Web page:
In 1900, the Ouray boarding school at Leland, Utah had enrollment of 60 students with average attendance of 44. Enrollment more than doubled during the year from 24 in the first quarter, to 33 second quarter, 51 third quarter, and 54 fourth quarter. Superintendent John M. Commons hoped to reach full capacity of 80 students the following year.
Commons reported during the previous year the school’s farming activities produced “half enough potatoes for the pupils, besides a good supply of other vegetables, and plenty of hay to feed our herd of 25 cattle during the winter.”
The school’s greatest need was a water system. Water had to be hauled by buckets from the Uinta River to the school, a distance of 300 yards. This took several of the larger boys away from their studies for a considerable amount of time. Commons said, “when the mercury ranged for 10 to 20 degrees below zero, and when the pails, barrels, and wagon become covered with ice from an inch to 4 inches in thickness, hauling water for all purposes in the school of 50 or 60 pupils is a real hardship.”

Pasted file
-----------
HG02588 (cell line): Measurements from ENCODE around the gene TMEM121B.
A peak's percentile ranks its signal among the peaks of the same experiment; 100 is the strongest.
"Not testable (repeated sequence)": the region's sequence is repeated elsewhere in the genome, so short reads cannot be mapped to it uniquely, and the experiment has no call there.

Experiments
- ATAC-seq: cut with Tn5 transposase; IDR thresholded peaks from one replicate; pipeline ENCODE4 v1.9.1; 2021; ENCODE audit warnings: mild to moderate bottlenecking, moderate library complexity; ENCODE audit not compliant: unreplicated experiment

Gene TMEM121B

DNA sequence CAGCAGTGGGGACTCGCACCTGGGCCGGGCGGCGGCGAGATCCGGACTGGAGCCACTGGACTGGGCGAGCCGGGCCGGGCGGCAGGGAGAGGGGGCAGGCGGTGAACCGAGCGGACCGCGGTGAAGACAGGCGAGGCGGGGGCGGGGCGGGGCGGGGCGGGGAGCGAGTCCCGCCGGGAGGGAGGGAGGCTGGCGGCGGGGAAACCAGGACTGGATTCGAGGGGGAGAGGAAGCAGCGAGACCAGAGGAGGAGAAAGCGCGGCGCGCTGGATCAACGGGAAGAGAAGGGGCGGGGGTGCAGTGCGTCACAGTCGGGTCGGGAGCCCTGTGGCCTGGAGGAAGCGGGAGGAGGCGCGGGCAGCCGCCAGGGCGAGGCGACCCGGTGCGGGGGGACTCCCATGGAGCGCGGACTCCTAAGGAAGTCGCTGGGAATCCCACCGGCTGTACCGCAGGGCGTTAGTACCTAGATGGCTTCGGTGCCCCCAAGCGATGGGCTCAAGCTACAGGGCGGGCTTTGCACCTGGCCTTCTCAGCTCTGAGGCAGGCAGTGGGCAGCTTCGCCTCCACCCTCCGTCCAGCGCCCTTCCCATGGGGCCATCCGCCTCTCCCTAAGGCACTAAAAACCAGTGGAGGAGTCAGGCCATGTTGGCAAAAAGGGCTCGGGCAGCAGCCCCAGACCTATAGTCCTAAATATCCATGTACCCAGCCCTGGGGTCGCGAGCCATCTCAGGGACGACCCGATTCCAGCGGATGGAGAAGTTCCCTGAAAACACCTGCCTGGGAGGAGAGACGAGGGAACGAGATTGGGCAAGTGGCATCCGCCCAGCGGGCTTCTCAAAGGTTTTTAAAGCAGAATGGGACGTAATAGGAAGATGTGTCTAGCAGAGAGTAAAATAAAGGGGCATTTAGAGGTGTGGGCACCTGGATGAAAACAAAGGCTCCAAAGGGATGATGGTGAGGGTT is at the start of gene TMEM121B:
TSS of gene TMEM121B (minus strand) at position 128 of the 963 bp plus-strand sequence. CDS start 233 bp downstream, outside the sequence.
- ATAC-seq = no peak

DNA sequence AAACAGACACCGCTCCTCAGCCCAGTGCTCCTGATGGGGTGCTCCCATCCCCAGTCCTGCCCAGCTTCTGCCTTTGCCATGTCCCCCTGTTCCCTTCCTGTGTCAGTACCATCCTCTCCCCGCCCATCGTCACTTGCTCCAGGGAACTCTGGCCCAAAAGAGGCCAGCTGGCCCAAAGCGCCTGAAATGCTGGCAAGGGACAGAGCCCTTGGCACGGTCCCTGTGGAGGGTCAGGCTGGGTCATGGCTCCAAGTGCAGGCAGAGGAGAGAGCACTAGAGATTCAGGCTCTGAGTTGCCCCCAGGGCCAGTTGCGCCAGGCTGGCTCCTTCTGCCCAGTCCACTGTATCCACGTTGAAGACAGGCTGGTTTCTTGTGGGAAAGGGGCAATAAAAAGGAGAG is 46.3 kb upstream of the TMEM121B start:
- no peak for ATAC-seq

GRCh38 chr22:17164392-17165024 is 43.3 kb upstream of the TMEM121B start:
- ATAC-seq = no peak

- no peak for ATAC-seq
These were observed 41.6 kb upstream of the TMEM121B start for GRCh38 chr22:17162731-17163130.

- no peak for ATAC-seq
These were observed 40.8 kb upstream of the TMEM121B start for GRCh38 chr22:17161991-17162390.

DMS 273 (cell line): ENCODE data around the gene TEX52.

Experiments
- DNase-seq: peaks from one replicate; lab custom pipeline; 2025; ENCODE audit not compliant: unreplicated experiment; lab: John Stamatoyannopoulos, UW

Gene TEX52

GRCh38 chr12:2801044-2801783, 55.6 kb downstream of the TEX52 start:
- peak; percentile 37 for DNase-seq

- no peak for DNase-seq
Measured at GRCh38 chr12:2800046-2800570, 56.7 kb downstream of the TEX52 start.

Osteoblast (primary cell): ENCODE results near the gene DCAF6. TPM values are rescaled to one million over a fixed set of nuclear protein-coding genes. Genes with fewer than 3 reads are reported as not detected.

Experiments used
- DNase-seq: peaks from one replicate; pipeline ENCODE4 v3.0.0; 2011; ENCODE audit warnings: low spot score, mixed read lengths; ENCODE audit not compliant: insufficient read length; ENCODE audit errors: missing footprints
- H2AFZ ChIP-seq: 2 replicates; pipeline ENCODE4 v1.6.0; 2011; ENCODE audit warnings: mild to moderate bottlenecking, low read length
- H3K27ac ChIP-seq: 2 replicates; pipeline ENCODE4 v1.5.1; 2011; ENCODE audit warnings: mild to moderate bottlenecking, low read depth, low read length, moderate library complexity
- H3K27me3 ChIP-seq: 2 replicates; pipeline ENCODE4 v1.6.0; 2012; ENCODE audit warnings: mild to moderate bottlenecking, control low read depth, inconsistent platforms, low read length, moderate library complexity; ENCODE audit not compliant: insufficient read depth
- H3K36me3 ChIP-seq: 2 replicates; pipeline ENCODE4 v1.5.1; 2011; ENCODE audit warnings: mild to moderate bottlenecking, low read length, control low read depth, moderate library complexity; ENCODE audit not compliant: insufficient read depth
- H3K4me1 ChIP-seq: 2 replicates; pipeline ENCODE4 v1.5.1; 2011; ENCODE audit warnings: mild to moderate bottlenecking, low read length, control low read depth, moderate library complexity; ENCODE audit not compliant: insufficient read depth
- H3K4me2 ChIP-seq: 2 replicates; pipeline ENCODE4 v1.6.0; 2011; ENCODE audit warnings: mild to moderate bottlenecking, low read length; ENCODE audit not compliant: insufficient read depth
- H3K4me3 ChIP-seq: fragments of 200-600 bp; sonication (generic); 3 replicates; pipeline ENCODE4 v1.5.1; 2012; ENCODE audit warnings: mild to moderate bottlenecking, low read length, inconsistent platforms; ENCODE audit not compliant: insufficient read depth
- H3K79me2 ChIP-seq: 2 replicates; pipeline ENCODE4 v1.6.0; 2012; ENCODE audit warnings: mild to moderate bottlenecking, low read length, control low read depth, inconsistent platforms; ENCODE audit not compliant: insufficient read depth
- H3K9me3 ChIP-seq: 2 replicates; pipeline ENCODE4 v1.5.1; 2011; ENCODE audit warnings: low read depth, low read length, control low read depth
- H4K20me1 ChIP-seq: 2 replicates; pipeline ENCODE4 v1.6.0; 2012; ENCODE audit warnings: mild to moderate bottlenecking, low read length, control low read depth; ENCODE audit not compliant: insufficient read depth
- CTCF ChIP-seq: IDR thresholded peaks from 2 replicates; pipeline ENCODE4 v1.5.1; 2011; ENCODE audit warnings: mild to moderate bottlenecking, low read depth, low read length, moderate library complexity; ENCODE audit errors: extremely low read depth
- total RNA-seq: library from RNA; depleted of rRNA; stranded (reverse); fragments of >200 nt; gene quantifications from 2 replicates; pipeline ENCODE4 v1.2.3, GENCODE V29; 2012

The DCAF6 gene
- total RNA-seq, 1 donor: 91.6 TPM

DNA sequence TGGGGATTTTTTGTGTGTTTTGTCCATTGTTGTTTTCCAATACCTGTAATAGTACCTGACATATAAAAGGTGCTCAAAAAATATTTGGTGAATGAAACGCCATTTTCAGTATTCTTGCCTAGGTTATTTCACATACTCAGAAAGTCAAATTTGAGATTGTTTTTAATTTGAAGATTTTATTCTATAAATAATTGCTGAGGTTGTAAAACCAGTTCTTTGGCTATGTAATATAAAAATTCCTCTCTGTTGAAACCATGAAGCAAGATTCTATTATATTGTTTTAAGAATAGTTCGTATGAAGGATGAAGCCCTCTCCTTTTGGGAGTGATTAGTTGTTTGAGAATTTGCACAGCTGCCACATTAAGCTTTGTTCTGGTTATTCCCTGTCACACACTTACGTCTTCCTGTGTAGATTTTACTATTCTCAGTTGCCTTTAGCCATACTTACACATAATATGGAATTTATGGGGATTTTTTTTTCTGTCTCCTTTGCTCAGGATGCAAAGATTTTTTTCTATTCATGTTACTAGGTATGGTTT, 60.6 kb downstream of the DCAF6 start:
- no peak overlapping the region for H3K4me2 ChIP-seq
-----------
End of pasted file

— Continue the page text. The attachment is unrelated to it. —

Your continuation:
From the Report of the Superintendent of the Ouray School in the Annual Report of the Commissioner of Indian Affairs, 1900